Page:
TESOL, Technology, and Japan

An Open Letter About Education

Education in the USA is in bad shape. Money is one of the few ways we have to try to fix it. But, we waste a lot of money every year on fads. We can get more impact per dollar if we deal with some well-known, well-research issues that students and schools face. These include:

Personally, and I admit anecdotally, I would add these facts:

Notice that one-to-one device plans, personalized education, programming as a global language, and other favorites of rich people (and companies that profit from these ideas) are not on the lists above.

True, one-to-one plans might be useful for students, maybe, if everything else has been satisfactorily addressed. Same with personalized education---I am sure that would benefit some students, if it is well done. First, though, let's do something so that all students can start school with appropriately-sized vocabularies and come to school each day with a full stomach.

You might say "But we can do both at the same time. We can get kids good breakfasts and tablets". Never mind that what we need to do is address the reasons that so many students depend on school for their breakfast. Maybe while we are fixing childhood poverty, some researchers can get some data on the educational outcomes of one-to-one plans versus the outcomes for other uses of the same amount of money. Then, we can decide which is the better use of the money.

Let me explain some of the other items on the list. Inequitable school funding hurts students at lower income schools, which struggle to maintain buildings as well as attract and retain high-quality teachers. (Funny how that same argument is used so frequently to explain the sky-high pay for business executives, but no one has tried it with teacher pay. One tries to sell you stuff; the other spends about 7 hours a day, roughly 180 days a year, with your children.)

Lack of funding also means that schools have to cut back on field trips, electives, after school activities, and even school supplies (like textbooks, white boards, projectors, etc.). Students' families end up having to pay for some of this---such as pay-to-play for extracurricular activities. And, we are right back at childhood poverty again.

Minority and lower socio-economic status (SES) students come to school with less exposure to reading and with smaller vocabularies than white and middle/upper class students. Making books more accessible and helping parents read to their children more before they even start school would go a long way to helping those children become higher-performing students.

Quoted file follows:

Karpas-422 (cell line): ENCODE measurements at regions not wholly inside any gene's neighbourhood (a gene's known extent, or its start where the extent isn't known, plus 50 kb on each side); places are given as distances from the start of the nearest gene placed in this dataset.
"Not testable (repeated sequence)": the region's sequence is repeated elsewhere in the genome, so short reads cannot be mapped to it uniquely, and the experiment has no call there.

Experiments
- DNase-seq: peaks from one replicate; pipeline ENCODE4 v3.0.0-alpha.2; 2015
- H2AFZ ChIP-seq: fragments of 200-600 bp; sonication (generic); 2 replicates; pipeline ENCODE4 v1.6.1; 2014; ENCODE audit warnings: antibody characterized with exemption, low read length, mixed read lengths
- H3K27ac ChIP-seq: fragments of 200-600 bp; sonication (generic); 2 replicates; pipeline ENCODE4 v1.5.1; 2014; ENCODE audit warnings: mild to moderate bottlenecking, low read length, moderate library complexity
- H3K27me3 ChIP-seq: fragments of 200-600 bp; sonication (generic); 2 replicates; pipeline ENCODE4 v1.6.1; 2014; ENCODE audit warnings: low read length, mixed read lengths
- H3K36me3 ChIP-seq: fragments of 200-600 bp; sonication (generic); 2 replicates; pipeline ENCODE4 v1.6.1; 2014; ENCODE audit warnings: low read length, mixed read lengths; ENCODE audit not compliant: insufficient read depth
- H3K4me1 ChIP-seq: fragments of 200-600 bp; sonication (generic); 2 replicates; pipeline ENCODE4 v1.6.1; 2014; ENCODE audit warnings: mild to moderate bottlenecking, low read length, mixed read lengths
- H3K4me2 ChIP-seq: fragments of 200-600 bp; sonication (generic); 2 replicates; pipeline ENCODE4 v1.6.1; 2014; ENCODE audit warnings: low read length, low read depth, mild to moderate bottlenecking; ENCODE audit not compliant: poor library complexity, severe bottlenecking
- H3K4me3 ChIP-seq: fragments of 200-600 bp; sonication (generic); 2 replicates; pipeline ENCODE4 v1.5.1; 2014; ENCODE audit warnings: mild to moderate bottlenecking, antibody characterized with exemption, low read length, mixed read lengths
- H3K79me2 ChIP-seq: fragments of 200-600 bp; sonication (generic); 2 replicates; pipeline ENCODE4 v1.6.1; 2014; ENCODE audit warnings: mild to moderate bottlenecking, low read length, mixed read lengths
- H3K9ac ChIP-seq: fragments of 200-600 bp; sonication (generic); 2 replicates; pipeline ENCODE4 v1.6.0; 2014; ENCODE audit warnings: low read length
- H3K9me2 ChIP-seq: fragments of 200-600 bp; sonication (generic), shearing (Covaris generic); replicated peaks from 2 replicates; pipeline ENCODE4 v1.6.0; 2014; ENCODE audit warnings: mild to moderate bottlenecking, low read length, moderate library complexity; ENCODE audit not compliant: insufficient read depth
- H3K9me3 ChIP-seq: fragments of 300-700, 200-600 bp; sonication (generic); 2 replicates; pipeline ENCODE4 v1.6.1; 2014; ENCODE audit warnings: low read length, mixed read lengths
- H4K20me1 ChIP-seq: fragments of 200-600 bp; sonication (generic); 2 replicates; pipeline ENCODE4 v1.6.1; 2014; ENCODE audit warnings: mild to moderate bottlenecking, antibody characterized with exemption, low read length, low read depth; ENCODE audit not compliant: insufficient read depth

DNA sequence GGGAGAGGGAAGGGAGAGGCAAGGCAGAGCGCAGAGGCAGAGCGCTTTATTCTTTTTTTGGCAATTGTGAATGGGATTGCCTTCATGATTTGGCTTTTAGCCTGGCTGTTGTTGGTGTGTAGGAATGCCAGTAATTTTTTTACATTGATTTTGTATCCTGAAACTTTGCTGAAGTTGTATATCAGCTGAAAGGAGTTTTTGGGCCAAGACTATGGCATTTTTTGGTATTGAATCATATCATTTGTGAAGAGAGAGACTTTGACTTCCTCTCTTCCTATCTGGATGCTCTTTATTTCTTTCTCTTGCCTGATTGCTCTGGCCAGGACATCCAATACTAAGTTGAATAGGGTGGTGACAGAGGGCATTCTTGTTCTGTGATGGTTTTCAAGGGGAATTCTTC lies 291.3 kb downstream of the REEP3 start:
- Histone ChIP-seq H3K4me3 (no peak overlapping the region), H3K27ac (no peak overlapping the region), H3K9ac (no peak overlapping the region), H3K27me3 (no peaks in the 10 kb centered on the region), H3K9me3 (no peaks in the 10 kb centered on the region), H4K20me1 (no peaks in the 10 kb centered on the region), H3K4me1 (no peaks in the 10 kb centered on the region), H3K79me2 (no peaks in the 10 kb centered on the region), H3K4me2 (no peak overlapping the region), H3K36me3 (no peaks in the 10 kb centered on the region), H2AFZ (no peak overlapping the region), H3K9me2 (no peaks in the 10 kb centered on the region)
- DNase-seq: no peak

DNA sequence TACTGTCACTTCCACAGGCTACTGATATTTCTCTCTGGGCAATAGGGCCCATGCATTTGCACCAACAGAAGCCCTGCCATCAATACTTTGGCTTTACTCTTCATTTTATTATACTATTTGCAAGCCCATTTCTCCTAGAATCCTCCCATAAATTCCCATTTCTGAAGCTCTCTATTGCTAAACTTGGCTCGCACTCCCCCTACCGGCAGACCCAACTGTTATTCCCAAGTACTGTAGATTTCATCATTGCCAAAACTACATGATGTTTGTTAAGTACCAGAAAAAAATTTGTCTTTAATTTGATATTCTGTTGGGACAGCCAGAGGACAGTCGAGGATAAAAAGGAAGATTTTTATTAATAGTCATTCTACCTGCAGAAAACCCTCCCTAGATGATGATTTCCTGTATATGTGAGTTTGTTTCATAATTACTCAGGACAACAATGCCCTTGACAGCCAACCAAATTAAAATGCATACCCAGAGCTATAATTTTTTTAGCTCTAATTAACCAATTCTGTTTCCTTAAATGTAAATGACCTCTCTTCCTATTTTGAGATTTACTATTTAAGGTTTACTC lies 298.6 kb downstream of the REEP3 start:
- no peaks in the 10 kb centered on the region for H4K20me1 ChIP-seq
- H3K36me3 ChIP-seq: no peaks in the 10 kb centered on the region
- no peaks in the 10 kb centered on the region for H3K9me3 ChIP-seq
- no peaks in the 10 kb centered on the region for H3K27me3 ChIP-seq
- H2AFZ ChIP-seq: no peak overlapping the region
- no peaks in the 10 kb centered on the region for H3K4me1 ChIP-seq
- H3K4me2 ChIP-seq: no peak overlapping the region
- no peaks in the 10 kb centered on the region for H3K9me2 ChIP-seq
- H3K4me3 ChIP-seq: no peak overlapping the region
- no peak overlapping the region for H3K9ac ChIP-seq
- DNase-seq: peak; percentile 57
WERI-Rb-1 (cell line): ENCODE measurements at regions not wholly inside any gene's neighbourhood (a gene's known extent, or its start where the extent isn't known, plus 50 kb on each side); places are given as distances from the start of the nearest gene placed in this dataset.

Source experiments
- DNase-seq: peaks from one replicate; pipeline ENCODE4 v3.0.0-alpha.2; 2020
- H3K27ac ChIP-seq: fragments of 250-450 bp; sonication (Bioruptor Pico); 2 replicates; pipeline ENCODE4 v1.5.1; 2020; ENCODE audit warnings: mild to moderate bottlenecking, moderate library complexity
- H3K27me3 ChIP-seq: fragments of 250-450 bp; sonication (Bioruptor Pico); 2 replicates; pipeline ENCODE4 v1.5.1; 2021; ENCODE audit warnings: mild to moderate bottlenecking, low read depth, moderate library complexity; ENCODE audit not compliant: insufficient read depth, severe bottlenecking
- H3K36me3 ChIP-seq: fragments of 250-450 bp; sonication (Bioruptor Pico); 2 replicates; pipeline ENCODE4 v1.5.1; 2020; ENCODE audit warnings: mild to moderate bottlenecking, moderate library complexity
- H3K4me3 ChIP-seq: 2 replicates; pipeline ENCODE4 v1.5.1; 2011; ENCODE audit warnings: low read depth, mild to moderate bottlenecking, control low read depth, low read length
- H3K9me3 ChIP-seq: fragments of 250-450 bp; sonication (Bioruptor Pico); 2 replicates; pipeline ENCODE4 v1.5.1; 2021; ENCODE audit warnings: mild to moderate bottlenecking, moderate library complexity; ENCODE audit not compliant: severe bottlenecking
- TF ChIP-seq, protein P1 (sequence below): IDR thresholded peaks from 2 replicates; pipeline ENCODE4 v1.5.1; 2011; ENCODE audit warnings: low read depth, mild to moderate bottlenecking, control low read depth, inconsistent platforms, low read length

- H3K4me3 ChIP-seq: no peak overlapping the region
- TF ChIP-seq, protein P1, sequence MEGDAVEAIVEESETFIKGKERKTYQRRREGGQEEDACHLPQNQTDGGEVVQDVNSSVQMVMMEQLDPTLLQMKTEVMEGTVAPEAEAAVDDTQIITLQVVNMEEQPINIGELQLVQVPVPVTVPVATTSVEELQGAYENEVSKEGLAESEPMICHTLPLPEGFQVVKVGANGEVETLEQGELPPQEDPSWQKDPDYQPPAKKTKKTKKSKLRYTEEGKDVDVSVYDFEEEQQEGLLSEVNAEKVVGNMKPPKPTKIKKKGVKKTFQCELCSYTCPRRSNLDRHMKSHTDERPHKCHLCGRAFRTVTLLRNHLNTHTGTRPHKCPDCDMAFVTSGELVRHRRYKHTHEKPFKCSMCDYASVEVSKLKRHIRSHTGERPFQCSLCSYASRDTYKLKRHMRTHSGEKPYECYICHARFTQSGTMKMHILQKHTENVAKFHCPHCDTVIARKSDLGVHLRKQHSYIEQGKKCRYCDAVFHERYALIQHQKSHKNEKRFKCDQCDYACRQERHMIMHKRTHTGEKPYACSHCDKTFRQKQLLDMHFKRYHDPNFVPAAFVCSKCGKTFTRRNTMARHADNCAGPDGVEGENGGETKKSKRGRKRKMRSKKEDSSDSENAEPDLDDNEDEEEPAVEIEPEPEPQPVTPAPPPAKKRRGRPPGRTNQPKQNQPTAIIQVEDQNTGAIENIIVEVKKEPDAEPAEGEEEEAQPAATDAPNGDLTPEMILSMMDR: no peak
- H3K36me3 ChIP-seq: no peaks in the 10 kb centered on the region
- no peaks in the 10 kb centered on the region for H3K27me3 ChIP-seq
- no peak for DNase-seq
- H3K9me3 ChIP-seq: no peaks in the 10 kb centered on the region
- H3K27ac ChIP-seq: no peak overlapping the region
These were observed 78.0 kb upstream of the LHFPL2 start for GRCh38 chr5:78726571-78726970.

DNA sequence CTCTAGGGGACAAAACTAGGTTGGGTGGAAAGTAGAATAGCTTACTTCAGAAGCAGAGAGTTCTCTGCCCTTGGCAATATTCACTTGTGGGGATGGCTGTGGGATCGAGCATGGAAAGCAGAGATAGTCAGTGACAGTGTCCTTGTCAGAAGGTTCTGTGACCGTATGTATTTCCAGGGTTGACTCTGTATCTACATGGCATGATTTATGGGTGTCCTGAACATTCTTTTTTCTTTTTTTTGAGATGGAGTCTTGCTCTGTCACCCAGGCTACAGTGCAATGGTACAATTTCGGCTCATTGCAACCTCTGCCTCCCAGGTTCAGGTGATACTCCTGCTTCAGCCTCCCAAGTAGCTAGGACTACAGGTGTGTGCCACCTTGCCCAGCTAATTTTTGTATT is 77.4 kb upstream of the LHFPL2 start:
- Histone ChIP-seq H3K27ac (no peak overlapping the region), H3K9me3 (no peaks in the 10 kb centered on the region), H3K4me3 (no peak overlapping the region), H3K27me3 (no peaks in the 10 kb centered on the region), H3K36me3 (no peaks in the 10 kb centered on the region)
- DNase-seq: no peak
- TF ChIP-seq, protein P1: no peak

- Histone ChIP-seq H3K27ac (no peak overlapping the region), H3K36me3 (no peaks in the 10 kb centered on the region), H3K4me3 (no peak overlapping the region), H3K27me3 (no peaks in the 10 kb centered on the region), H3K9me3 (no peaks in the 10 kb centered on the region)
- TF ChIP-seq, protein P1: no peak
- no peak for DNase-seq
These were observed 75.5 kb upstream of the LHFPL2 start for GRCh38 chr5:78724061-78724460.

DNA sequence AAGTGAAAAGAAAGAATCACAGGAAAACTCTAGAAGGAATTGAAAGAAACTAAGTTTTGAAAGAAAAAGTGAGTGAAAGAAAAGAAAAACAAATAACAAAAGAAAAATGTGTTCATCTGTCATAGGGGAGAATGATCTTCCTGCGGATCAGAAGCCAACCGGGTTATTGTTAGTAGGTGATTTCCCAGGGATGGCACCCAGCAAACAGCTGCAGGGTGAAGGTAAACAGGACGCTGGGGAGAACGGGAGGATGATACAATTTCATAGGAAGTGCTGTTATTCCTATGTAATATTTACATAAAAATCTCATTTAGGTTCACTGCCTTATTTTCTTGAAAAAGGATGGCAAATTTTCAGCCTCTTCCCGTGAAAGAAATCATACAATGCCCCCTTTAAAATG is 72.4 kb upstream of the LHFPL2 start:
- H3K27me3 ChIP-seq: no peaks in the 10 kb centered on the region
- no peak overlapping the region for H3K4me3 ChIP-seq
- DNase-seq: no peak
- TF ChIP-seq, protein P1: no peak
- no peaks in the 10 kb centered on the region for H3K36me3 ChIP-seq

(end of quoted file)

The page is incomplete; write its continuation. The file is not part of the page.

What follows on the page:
Everyone knows that we start school far too early for teenagers. Teens know this; parents and teachers know this. High school should ideally start around 10 AM. Solid research into the biological needs of teens has shown time and again that their bodies are not ready to learn at 8:00 in the morning. Changing high school start times could have a beneficial effect, on their sleep patterns and health, at least, and possibly on their learning as well.

Let's make the school year longer. Students in the USA do not need 3 months off. This is too long a break, and every teacher knows that they are going to spend part of the new school year reviewing with students to make up for what the students (quite understandably) have forgotten over the summer.

Lengthening the school year would be a great time to improve teacher pay. As I mentioned above, if you want the best and brightest, the hardest working, the teachers who are going to have the biggest impact on your children's lives, then you should be prepared to pay them as if that is what they are. Plenty of great teachers work for too little now, but more pay would certainly bring in more great teachers and would help struggling districts fill all their open teaching positions. The thing is, there is a teacher shortage in many areas of the country.

Sorry to say this, but some teacher education in the USA can be pretty bad. We do not do a uniformly great job of educating our educators, which may explain why teaching has a huge dropout rate. Something like 1 in 4 teachers will quit and move to a different profession within five years of starting teaching. How many bankers or business people study for four or five years at college to become bankers or business people and end up switching to something totally different within the first five years? My guess is that the numbers are nowhere near 1 in 4. We need to improve the system for teaching teachers.

Bilingual education may seem unrelated to all the previous points, but the reality is that there are a lot of languages spoken in USA schools. Many large urban districts have 30 or more languages and cultures represented in their classrooms. Yet, immigrants and the children of immigrants aside, many USA students graduate high school just as monolingual as the day they started kindergarten. Much of the non-English speaking world starts learning English in elementary school or even earlier. USA kids are lucky to get any global language before high school, despite the fact those students are sitting in classrooms where there might be three, four, or even ten different home languages spoken. Never mind that being bilingual has been shown to help intelligence and protect against Alzheimer's, if you want our children to be competitive on the global level, we should be helping them learn at least one more language. Bilingual education works well for mainstream and English Language Learners. We should be doing more of it.

I am fairly certain that no teacher, at a school where an infusion of money would make a huge difference, is going to have one-to-one programs, or personalized education, or teaching C++ / Java / Python as a "global language" at the top of their wish lists.

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